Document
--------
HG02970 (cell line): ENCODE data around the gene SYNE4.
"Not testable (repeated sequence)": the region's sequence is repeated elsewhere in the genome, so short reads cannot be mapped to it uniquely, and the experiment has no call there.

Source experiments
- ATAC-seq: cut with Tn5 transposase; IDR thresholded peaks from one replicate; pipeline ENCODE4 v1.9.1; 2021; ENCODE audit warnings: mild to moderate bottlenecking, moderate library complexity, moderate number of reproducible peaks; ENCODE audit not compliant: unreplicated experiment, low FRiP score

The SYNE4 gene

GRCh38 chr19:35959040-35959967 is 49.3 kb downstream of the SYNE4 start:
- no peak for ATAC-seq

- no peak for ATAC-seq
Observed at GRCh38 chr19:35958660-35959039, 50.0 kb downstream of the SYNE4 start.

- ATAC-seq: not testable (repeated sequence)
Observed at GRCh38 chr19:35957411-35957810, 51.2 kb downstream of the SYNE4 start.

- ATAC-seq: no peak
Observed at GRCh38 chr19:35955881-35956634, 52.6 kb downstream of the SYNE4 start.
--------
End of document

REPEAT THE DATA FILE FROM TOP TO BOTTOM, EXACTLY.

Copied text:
HG02970 (cell line): ENCODE data around the gene SYNE4.
"Not testable (repeated sequence)": the region's sequence is repeated elsewhere in the genome, so short reads cannot be mapped to it uniquely, and the experiment has no call there.

Source experiments
- ATAC-seq: cut with Tn5 transposase; IDR thresholded peaks from one replicate; pipeline ENCODE4 v1.9.1; 2021; ENCODE audit warnings: mild to moderate bottlenecking, moderate library complexity, moderate number of reproducible peaks; ENCODE audit not compliant: unreplicated experiment, low FRiP score

The SYNE4 gene

GRCh38 chr19:35959040-35959967 is 49.3 kb downstream of the SYNE4 start:
- no peak for ATAC-seq

- no peak for ATAC-seq
Observed at GRCh38 chr19:35958660-35959039, 50.0 kb downstream of the SYNE4 start.

- ATAC-seq: not testable (repeated sequence)
Observed at GRCh38 chr19:35957411-35957810, 51.2 kb downstream of the SYNE4 start.

- ATAC-seq: no peak
Observed at GRCh38 chr19:35955881-35956634, 52.6 kb downstream of the SYNE4 start.